Google Cloud to accept cryptocurrencies as payment
Plus: AI services, security tools and more from Google Cloud Next this week
GCN Google Cloud today said it will start accepting select cryptocurrencies as payment for its online services.
This method will be offered first to a chosen few customers in the Web 3.0 space, according to the internet giant; it's expected that this availability will expand over time. Crypto-payment collection will be powered by Coinbase Commerce, which accepts the most popular digital coins: Bitcoin, Ethereum, Dogecoin, Shiba Inu, Litecoin, and a few others, including stablecoin USDC.
This announcement was part of Google Cloud Next (GCN), a three-day event in which the web ads titan boasts about its latest as-a-service offerings.
"Today, we’re announcing a new partnership with Coinbase, who has selected Google Cloud to build advanced exchange and data services," Google Cloud supremo Thomas Kurian briefly mentioned in among a raft of other news from GCN. "We will also enable select customers to pay for cloud services via select cryptocurrencies by using Coinbase Commerce."
We note that cryptocurrencies have generally sunk in price since a peak around November last year. Bitcoin and Ethereum were flat around time of writing on the news, and Doge was up about a couple of percent. That volatility might well explain the exclusive availability of payment-by-select-cryptocoin for now. USDC, for one, is pegged to the US dollar.
Coinbase also said it will tap up Google Cloud to use the internet goliath's networking infrastructure and analytics, and to host a bunch of its backend systems. Meanwhile, Google will dip into Coinbase's secure custody and reporting tools.
It's basically a Google-Coinbase love in, and an interesting edge for the cloud industry's third-place player. According to CNBC, Coinbase will move some of its software from Amazon Web Services to Google Cloud.
Also for GCN this week, Mandiant and Google shed some more light on why the latter bought the former for $5.4 billion and where it fits in. You can catch that and security-related updates here. Let's take a look at what else is going down at GCN.
Google Cloud announced OpenXLA, an open source project that may help developers build and run AI models on all sorts of hardware.
When creating machine-learning applications, you may end up tying yourself to a particular framework or optimizing the code for a particular accelerator, such as an Nvidia GPU or Google TPU, making it difficult to port to alternatives.
OpenXLA hopes to prevent that kind of lock in, by promising to be an open, universal compiler that is compatible with various frameworks and hardware backends. Sachin Gupta, veep of infrastructure at Google Cloud, said during GCN that the web giant will make OpenXLA available by open sourcing its XLA compiler and decoupling it from TensorFlow.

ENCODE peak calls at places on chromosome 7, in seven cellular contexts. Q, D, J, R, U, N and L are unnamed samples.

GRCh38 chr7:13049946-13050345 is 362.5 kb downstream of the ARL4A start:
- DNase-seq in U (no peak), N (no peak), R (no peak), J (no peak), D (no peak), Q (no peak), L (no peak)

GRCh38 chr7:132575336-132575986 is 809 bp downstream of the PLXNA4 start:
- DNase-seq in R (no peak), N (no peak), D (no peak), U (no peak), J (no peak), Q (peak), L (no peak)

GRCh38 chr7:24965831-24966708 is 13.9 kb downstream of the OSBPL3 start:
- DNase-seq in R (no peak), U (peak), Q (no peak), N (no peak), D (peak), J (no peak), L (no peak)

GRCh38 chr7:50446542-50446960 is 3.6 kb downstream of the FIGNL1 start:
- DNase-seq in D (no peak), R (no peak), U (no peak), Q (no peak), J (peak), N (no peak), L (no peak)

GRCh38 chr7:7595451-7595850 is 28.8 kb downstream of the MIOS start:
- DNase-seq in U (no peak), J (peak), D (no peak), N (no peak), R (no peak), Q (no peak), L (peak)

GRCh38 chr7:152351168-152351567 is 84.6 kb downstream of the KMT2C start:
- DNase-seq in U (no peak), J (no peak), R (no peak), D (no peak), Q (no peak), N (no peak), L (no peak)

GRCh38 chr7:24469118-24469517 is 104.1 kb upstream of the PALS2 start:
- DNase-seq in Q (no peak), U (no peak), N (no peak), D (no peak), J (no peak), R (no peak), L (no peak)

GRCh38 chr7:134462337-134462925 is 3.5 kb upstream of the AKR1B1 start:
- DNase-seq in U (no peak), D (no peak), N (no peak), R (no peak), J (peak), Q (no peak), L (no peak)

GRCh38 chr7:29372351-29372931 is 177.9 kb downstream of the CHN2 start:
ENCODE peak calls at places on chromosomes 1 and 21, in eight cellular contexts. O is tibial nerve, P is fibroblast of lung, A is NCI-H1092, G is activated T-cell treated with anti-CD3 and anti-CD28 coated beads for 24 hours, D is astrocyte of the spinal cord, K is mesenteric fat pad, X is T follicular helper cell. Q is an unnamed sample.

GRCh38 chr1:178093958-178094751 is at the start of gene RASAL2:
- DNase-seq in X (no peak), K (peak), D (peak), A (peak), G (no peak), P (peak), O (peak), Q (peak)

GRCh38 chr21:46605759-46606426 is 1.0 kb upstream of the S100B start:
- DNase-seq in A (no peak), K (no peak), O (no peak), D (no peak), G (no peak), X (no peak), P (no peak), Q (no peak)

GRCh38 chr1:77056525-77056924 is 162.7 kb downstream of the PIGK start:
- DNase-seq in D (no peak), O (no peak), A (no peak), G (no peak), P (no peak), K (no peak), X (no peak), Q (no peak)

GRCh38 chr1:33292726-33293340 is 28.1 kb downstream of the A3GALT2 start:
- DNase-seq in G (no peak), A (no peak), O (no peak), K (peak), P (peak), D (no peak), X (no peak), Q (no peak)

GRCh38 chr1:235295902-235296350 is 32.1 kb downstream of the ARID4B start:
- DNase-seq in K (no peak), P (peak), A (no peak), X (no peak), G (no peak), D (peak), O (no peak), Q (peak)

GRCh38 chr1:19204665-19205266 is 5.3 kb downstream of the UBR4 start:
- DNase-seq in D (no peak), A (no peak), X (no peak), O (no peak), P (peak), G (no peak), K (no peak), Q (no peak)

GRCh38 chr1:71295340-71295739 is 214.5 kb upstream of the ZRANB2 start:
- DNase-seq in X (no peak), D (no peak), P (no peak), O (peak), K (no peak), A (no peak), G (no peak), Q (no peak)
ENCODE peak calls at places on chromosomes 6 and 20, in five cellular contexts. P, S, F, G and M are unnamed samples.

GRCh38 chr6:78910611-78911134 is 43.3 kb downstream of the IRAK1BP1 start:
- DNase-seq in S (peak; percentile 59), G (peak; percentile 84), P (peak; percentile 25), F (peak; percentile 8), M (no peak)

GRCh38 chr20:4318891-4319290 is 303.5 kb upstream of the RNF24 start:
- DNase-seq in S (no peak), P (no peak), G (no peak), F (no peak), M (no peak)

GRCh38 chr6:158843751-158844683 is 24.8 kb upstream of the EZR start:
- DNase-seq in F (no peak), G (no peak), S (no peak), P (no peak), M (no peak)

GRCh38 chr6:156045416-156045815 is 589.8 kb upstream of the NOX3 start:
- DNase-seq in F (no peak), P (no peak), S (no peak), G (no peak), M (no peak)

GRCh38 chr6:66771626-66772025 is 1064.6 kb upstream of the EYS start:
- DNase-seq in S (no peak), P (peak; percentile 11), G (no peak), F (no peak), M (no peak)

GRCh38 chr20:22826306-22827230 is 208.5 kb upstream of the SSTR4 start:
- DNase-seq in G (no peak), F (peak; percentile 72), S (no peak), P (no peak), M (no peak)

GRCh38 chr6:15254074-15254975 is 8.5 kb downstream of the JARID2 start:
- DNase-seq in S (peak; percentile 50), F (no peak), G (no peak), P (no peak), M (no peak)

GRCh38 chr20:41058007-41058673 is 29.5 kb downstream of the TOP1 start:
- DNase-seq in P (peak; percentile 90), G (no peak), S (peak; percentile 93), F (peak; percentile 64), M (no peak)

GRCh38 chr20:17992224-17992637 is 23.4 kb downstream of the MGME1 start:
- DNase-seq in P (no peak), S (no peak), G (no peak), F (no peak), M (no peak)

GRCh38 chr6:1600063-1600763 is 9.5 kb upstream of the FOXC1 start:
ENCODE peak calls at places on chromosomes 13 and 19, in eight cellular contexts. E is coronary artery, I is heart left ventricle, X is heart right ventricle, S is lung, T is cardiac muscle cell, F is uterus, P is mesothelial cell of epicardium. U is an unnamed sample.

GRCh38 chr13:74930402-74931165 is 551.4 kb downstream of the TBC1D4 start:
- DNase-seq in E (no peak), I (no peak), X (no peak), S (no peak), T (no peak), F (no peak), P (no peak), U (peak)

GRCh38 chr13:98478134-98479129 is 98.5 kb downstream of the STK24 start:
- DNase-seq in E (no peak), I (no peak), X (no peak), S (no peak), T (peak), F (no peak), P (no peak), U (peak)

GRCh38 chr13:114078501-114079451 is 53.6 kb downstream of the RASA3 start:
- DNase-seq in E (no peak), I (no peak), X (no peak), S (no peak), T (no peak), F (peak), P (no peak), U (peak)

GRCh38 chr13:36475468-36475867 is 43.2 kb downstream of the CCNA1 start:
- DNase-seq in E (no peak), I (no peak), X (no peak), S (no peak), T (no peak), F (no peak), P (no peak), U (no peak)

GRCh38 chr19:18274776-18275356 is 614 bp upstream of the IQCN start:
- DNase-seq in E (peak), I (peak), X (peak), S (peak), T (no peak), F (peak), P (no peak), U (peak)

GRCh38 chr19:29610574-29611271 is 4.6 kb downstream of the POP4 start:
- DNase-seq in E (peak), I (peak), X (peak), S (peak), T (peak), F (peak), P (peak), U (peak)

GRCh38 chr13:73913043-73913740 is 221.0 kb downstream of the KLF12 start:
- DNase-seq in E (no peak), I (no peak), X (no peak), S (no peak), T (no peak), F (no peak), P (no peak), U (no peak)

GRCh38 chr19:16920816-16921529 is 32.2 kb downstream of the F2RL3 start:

"ML development is often stymied by incompatibilities between frameworks and hardware, forcing developers to compromise on technologies when building ML solutions," he explained in a blog post. "[OpenXLA] will address this challenge by letting ML developers build their models on leading frameworks (TensorFlow, PyTorch, JAX) and execute them with high performance across hardware backends (GPU, CPU, and ML accelerators)."
The project is backed by AMD, Arm, AWS, Intel, Meta, and Nvidia. Its developers will start by building an open source community, extracting XLA from TensorFlow, and building StableHLO, which acts as a portability layer between machine-learning frameworks and compilers.
Google also launched Vertex AI Vision. Vertex AI is a cloud-based service to help customers deploy pre-trained machine learning models or build their own more easily. The latest Vertex AI Vision feature is aimed at helping companies roll out computer vision-aided products using their own data. Developers can start adding data by dragging and dropping files to be processed by Google's AI models to complete tasks such as product recognition, object detection, or occupancy counting.
"We are now releasing Vertex AI Vision to extend the capabilities of Vertex AI to be more accessible to data practitioners and developers," Gerrit Kazmaier VP and GM of Database, Data Analytics, and Looker, said in a blog post. "This new end-to-end application development environment helps you ingest, analyze, and store visual data: streaming video in manufacturing plants, for example, to help ensure safety, or streams from store shelves to improve inventory analysis, or following traffic lights for management of busy intersections."
Google claimed Vertex AI Vision will help developers build computer vision products in minutes at one tenth the cost of other platforms. ®